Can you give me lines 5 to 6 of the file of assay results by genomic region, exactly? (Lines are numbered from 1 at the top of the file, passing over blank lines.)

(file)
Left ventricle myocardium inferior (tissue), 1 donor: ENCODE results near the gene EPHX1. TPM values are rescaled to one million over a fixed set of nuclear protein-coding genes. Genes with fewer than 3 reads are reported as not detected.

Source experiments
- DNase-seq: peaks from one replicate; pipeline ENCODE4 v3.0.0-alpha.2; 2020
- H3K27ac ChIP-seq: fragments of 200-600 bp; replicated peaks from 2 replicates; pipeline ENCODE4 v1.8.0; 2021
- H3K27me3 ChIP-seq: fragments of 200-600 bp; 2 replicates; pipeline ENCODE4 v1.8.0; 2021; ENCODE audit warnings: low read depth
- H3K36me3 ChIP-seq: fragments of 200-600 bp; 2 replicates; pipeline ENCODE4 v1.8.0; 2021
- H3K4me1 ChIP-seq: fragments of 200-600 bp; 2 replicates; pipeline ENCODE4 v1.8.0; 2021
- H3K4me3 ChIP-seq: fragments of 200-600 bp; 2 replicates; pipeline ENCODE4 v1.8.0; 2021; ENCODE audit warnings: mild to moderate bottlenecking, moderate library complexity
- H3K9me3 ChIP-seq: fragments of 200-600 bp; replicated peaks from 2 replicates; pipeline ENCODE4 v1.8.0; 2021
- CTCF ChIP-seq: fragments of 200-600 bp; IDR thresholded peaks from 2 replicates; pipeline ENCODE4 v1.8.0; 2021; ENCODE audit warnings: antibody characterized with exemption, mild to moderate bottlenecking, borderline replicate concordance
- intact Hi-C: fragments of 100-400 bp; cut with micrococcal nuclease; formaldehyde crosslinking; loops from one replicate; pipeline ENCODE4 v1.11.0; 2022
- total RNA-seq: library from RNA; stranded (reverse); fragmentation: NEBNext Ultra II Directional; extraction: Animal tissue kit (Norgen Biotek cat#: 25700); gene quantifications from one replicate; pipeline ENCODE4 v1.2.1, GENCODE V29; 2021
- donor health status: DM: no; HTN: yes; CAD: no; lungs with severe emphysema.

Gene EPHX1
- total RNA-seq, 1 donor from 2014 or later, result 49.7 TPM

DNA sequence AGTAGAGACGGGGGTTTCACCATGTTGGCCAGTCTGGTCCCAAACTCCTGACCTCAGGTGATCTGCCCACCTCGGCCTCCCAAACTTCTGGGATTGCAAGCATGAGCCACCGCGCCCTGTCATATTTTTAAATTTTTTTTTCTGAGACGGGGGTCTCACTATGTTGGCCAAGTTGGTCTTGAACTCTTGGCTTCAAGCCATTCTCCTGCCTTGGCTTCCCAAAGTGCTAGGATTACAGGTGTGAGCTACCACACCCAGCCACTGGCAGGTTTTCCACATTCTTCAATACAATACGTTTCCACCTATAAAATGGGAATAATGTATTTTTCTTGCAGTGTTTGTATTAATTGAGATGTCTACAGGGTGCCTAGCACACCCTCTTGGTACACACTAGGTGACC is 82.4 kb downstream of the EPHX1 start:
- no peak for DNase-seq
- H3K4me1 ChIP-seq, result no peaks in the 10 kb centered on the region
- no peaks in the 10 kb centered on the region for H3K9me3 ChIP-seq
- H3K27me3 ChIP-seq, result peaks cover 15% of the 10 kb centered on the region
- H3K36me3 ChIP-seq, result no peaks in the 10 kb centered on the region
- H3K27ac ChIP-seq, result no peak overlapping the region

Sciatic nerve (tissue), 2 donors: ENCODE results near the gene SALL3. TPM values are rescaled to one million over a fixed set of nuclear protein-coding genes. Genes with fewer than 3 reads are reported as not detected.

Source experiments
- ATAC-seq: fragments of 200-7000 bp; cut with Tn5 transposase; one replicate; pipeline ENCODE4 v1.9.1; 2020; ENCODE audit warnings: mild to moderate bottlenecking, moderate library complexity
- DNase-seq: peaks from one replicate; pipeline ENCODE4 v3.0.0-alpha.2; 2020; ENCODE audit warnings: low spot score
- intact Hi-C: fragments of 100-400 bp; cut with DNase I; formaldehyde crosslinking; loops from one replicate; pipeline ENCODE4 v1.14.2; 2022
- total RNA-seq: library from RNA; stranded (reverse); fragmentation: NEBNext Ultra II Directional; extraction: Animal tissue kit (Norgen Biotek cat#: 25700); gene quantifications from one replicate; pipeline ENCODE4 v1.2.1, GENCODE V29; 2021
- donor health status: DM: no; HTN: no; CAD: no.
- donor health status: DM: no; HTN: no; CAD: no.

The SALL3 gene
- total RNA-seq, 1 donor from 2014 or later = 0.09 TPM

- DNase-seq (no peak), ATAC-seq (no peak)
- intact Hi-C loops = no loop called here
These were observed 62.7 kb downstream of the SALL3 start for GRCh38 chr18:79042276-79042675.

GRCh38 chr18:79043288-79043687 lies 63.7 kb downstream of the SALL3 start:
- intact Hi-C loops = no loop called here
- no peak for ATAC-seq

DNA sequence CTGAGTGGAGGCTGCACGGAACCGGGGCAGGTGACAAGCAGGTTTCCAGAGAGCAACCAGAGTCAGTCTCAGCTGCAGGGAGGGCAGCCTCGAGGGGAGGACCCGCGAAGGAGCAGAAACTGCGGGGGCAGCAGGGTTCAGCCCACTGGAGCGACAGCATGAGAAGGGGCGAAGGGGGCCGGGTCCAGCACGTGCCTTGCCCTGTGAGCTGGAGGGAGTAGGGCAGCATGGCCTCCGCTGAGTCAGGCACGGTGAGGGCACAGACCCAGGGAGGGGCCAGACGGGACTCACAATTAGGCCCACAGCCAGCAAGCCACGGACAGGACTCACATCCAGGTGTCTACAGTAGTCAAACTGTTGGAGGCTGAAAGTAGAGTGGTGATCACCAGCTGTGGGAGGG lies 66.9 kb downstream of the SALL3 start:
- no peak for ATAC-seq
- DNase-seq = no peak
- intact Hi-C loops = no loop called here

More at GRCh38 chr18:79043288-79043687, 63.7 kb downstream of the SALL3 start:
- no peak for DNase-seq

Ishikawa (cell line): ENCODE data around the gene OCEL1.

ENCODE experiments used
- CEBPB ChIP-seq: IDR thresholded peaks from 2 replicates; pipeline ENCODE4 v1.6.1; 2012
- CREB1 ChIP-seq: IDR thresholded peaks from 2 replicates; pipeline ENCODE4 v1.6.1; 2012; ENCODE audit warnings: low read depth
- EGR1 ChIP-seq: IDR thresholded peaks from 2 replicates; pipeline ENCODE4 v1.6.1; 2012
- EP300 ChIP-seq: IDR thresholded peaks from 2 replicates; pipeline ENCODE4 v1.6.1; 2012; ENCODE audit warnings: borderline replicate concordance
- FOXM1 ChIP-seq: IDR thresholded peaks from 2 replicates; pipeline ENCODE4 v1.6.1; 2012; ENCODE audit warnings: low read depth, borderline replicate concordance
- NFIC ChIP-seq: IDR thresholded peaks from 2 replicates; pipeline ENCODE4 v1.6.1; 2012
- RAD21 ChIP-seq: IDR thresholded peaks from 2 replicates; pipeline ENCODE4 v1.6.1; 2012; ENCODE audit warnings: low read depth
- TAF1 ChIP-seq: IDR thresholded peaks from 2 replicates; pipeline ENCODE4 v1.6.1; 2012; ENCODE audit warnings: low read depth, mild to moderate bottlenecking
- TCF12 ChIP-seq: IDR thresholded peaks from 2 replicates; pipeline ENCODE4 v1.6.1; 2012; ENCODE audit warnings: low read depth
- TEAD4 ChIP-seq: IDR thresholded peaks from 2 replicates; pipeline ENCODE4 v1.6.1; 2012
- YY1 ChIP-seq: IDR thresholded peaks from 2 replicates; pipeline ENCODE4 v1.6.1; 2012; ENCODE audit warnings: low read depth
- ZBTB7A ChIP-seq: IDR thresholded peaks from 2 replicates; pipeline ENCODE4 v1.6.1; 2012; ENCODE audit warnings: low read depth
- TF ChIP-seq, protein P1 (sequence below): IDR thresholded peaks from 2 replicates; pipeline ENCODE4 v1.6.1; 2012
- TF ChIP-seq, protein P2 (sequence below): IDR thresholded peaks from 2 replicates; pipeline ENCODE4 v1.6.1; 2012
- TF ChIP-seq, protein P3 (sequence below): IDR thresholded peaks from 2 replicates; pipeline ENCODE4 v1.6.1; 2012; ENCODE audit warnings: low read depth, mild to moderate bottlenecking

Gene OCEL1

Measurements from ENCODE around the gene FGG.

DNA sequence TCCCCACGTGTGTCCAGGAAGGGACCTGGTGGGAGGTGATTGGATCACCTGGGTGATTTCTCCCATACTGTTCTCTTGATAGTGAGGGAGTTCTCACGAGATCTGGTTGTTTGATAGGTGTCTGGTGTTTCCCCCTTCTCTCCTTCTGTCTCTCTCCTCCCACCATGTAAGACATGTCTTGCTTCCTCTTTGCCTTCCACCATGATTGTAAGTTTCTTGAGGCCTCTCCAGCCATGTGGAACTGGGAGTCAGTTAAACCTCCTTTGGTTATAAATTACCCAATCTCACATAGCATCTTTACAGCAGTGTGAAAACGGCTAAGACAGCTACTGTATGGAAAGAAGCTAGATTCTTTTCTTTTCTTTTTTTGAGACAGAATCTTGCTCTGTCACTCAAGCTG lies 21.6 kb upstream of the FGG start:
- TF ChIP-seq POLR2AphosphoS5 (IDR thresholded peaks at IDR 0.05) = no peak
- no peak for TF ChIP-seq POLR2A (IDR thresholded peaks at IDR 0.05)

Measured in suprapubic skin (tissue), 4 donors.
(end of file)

- H3K27me3 ChIP-seq: fragments of 200-600 bp; 2 replicates; pipeline ENCODE4 v1.8.0; 2021; ENCODE audit warnings: low read depth
- H3K36me3 ChIP-seq: fragments of 200-600 bp; 2 replicates; pipeline ENCODE4 v1.8.0; 2021